(Reuters) - Pfizer Inc (PFE.N), the world’s biggest drugmaker, on Monday authorized up to $10 billion worth of additional stock repurchases and raised its quarterly dividend by 10 percent.
The company, whose best-selling Lipitor cholesterol fighter lost U.S. patent protection on November 30, said the new stock repurchases will be in addition to an estimated $500 million to $2.5 billion worth of authorized buybacks remaining from its current repurchase program.
As of November 1, Pfizer had purchased $6.5 billion worth of stock this year, or 332 million shares, toward its goal of buying back $7 billion to $9 billion worth of shares during the full year.
The company said it expects to repurchase about $5 billion of its common stock in 2012. It said the remaining authorized amounts would be available for stock repurchases in 2013 and beyond.
New York-based Pfizer raised its first-quarter dividend to 22 cents per share, from 20 cents per share in each quarter of 2011.
JP Morgan analyst Chris Schott said the size of the dividend increase and the new authorization for stock buybacks were roughly in line with his expectations.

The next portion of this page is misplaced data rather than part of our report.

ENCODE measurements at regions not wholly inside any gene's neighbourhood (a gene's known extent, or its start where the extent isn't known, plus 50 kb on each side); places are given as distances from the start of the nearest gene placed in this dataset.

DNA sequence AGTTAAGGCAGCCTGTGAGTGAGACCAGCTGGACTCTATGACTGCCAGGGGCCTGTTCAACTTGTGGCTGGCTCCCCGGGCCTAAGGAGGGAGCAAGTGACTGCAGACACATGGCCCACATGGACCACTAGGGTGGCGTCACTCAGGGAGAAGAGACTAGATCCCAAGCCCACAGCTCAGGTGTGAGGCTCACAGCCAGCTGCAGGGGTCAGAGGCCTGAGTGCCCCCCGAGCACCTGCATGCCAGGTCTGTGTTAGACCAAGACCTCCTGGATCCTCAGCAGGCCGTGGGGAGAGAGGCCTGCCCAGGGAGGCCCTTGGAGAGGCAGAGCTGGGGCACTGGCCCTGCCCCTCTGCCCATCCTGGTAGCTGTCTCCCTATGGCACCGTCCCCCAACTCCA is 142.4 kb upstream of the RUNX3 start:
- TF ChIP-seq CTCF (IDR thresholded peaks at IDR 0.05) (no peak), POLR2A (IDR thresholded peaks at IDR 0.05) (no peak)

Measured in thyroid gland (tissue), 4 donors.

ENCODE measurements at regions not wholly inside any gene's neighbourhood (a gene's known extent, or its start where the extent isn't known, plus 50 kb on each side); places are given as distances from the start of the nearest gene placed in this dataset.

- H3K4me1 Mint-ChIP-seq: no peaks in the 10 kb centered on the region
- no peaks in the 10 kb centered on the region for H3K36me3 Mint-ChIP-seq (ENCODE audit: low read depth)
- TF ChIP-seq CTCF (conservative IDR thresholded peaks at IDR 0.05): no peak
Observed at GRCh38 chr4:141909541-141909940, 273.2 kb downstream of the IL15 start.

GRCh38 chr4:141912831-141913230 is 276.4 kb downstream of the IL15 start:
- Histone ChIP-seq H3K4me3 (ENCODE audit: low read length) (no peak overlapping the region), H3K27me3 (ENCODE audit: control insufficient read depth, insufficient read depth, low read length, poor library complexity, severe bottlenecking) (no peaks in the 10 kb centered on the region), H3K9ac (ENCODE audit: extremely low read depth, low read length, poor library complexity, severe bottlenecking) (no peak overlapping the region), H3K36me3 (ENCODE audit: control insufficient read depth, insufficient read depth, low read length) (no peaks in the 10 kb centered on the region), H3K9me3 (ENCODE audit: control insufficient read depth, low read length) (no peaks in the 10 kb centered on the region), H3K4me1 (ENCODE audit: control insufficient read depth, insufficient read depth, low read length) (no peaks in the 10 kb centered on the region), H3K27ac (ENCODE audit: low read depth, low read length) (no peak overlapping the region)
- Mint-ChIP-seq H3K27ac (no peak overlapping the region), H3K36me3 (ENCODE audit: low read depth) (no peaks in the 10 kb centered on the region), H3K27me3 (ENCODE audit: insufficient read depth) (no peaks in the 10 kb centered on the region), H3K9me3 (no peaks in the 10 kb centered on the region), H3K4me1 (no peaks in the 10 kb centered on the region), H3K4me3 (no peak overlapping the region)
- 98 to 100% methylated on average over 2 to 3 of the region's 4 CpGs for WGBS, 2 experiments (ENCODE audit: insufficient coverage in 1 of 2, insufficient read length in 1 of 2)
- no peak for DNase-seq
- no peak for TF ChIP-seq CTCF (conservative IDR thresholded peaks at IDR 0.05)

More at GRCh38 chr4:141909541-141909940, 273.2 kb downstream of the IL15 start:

Schott, citing data from IMS Health, said generics represented 14.6 percent of the overall U.S. Lipitor market in their first week after reaching U.S. drugstores. He predicted the copycats will continue gaining ground and capture a 60 percent market share within the next six months.
Pfizer is relying heavily on share buybacks and dividends to retain investors and attract new ones as U.S. sales of Lipitor continue to plunge with the arrival of cheaper generic forms of the $10 billion-a-year drug.
Some investors remain anxious whether growing sales of other Pfizer drugs and launches of new medicines will adequately offset lost sales of Lipitor.
“The dividend increase and new share repurchase program are a testament to our continued commitment to enhancing shareholder value and our continued confidence in the business,” Pfizer Chief Executive Ian Read said in a release.
Pfizer shares fell 1.1 percent to $20.33 in early afternoon trading on the New York Stock Exchange, in line with declines for the drug sector.
Reporting by Ransdell Pierson; Editing by Tim Dobbyn